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Sport and Exercise Psychology program receives national recognition

The Sport and Exercise Psychology program in the College of Physical Activity and Sport Sciences at West Virginia University was recognized with the Distinguished Contributions to Education and Training in Exercise and Sport Psychology award by Division 47 of the American Psychological Association.

Every three years, the APA awards a sport psychologist or training program that over time has consistently provided significant contributions to education and training in exercise and sport psychology. The award will be presented at the 2013 APA Convention, in Honolulu, HI from July 31 to August 4.

CPASS offers cheerleading course to teach safe coaching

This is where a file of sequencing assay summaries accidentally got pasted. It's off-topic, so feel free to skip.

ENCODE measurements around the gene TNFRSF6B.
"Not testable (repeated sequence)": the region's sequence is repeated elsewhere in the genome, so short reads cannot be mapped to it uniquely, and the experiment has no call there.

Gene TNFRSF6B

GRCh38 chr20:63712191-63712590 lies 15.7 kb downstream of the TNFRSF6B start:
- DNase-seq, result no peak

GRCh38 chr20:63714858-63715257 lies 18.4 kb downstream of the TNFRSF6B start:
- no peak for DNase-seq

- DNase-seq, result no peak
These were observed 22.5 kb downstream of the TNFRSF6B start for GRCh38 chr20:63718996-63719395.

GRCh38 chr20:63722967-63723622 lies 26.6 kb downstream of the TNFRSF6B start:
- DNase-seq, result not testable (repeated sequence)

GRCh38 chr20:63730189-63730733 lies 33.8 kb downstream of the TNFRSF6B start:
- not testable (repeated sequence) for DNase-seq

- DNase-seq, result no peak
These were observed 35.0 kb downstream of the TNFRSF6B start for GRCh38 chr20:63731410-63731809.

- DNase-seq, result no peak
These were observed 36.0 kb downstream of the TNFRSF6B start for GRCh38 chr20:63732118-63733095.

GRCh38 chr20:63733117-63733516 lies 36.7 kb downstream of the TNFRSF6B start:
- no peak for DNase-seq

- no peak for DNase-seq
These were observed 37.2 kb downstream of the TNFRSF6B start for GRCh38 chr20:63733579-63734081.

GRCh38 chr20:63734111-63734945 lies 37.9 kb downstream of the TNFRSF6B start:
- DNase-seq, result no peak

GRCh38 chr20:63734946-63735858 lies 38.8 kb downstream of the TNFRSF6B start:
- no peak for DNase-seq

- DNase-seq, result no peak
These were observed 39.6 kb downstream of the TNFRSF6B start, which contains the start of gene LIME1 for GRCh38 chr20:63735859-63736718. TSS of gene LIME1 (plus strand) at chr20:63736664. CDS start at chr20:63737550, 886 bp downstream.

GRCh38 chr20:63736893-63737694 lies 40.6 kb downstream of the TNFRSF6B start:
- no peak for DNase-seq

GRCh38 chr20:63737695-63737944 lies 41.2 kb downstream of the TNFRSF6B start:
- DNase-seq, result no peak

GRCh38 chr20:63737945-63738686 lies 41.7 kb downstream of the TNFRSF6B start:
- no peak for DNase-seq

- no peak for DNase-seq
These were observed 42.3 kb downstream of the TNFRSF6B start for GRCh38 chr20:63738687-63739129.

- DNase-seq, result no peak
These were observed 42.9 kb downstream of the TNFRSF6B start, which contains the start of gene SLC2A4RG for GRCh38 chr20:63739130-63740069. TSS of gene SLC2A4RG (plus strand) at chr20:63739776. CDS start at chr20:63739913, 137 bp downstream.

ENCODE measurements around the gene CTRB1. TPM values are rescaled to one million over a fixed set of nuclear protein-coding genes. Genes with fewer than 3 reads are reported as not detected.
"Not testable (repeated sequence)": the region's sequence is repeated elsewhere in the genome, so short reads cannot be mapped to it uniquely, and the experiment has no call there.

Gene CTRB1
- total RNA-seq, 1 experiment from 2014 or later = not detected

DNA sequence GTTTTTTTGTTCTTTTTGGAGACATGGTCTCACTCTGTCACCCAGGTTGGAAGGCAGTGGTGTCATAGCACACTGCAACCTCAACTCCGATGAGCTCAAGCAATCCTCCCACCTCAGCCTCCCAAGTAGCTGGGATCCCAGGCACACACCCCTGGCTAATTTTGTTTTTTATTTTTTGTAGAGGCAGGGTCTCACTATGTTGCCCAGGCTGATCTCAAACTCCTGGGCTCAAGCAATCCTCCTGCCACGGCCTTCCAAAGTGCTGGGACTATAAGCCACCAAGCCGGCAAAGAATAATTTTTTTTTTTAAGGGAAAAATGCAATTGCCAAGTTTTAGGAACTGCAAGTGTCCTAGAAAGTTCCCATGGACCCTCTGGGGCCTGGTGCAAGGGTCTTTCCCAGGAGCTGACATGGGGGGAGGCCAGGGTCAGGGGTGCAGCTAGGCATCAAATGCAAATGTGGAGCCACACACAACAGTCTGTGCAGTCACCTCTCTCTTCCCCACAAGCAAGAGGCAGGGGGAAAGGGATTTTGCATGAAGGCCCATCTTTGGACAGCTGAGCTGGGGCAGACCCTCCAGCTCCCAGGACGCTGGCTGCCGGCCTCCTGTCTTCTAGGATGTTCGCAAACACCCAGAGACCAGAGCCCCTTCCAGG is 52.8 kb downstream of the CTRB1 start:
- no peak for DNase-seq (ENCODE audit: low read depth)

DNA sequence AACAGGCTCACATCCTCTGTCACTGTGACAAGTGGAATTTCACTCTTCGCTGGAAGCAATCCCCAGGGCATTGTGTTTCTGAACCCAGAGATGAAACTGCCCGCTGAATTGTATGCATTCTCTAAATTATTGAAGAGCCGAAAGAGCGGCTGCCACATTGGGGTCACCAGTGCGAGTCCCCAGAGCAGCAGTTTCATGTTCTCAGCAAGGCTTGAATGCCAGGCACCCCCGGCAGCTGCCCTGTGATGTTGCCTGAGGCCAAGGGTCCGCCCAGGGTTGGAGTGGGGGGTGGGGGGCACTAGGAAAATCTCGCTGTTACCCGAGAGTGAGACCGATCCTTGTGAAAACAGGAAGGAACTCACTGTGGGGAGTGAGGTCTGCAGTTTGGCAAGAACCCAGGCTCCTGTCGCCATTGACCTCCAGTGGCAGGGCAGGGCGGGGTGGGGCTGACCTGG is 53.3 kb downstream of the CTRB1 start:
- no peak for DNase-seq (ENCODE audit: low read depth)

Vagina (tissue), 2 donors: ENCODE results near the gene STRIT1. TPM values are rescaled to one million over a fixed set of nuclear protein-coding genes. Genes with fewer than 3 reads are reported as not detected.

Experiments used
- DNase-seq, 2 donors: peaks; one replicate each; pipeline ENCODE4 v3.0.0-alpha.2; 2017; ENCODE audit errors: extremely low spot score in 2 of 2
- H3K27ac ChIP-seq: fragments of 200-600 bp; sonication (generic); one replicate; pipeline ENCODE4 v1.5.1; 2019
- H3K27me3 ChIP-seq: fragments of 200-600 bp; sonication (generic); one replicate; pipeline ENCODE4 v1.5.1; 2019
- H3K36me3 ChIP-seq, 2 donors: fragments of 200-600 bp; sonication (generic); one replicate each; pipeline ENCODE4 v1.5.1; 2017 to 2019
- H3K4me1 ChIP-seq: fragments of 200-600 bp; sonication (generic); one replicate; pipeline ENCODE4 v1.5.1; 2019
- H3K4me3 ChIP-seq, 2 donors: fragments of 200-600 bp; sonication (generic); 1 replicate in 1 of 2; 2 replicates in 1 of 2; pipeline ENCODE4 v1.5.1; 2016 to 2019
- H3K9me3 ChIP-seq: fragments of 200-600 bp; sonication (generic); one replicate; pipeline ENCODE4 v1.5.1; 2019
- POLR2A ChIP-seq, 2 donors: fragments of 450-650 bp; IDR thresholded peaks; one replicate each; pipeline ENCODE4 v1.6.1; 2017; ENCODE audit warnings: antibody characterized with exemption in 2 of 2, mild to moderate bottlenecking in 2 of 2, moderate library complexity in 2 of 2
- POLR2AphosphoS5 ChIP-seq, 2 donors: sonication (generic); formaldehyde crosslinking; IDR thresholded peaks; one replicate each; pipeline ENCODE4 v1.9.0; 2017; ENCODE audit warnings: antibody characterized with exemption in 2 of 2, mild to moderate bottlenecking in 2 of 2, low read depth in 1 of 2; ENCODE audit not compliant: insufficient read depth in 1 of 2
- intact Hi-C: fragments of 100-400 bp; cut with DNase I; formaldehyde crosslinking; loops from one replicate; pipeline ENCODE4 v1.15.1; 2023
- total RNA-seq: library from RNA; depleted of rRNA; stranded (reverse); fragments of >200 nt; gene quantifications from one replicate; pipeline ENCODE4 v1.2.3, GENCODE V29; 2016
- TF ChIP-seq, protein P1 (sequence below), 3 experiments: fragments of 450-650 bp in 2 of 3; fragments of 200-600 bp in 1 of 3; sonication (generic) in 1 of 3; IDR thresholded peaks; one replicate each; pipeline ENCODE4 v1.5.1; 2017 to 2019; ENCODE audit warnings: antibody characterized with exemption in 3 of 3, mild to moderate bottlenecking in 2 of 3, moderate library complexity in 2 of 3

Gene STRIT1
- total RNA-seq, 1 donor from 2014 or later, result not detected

Kelly Stewart photo

As cheerleading gains more national recognition and safety issues are at record high, Kelly Stewart offers West Virginia University students the chance to learn how to coach cheerleading in a safe, responsible and exciting way. 

In recent years, cheerleading has gained widespread acknowledgment for the increasing physical demands of the sport. Observations of accidents and serious injuries are prompting people like Stewart to take action. Her experience in both coaching and judging has given her insight into these issues, and she is using her talent to help students gain hands-on experience in coaching cheerleading.

Finding Ways to Keep West Virginians Safe on the Road

Dr. Christiaan Abildso, program coordinator, PEIA Weight Management Program, and Dr. Kelly Gurka, WVU Injury Control Research Center, have researched the connection between accidents involving pedestrians and cost to the state.

While studying all accidents in West Virginia from 2000 to 2006, the costs of the accidents were severe: 206 people died and nearly 3,100 were inured. That amounted to “comprehensive costs” – including estimates for lost quality of life – at $1.19 billion dollars in 2005, Abildso said.